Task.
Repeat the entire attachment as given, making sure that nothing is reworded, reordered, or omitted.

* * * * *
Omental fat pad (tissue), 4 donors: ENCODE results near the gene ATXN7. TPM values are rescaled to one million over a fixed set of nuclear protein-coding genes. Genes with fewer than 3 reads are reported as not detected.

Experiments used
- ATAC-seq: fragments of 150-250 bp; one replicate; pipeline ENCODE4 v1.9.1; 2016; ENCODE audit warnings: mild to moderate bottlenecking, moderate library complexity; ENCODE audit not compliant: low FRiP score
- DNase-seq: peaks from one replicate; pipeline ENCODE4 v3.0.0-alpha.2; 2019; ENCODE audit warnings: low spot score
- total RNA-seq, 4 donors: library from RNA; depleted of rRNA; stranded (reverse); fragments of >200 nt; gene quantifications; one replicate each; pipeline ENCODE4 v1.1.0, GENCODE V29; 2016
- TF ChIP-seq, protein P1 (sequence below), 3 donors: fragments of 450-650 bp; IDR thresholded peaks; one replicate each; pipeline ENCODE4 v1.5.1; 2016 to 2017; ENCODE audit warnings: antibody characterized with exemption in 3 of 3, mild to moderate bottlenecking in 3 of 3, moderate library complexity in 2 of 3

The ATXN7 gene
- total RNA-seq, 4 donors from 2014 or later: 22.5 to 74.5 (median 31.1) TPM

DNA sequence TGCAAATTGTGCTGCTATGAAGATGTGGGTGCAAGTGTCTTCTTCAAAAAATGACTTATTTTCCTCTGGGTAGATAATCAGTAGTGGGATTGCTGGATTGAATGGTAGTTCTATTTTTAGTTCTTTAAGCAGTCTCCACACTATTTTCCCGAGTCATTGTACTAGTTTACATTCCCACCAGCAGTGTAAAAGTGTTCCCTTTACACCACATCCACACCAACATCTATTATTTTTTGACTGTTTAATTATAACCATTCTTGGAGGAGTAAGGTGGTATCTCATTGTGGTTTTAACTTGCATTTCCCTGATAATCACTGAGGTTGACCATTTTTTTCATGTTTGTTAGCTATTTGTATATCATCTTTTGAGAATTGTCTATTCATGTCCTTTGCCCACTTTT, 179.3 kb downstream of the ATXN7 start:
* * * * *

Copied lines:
Omental fat pad (tissue), 4 donors: ENCODE results near the gene ATXN7. TPM values are rescaled to one million over a fixed set of nuclear protein-coding genes. Genes with fewer than 3 reads are reported as not detected.

Experiments used
- ATAC-seq: fragments of 150-250 bp; one replicate; pipeline ENCODE4 v1.9.1; 2016; ENCODE audit warnings: mild to moderate bottlenecking, moderate library complexity; ENCODE audit not compliant: low FRiP score
- DNase-seq: peaks from one replicate; pipeline ENCODE4 v3.0.0-alpha.2; 2019; ENCODE audit warnings: low spot score
- total RNA-seq, 4 donors: library from RNA; depleted of rRNA; stranded (reverse); fragments of >200 nt; gene quantifications; one replicate each; pipeline ENCODE4 v1.1.0, GENCODE V29; 2016
- TF ChIP-seq, protein P1 (sequence below), 3 donors: fragments of 450-650 bp; IDR thresholded peaks; one replicate each; pipeline ENCODE4 v1.5.1; 2016 to 2017; ENCODE audit warnings: antibody characterized with exemption in 3 of 3, mild to moderate bottlenecking in 3 of 3, moderate library complexity in 2 of 3

The ATXN7 gene
- total RNA-seq, 4 donors from 2014 or later: 22.5 to 74.5 (median 31.1) TPM

DNA sequence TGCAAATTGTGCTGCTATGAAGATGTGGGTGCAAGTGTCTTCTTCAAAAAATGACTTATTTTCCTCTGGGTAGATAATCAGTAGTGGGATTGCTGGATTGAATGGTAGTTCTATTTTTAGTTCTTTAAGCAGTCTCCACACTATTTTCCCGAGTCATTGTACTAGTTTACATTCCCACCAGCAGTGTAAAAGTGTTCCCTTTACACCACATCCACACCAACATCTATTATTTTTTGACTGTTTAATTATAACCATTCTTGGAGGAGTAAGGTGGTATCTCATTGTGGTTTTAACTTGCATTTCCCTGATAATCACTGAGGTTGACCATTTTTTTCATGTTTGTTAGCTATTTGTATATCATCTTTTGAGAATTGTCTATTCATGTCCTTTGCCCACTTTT, 179.3 kb downstream of the ATXN7 start: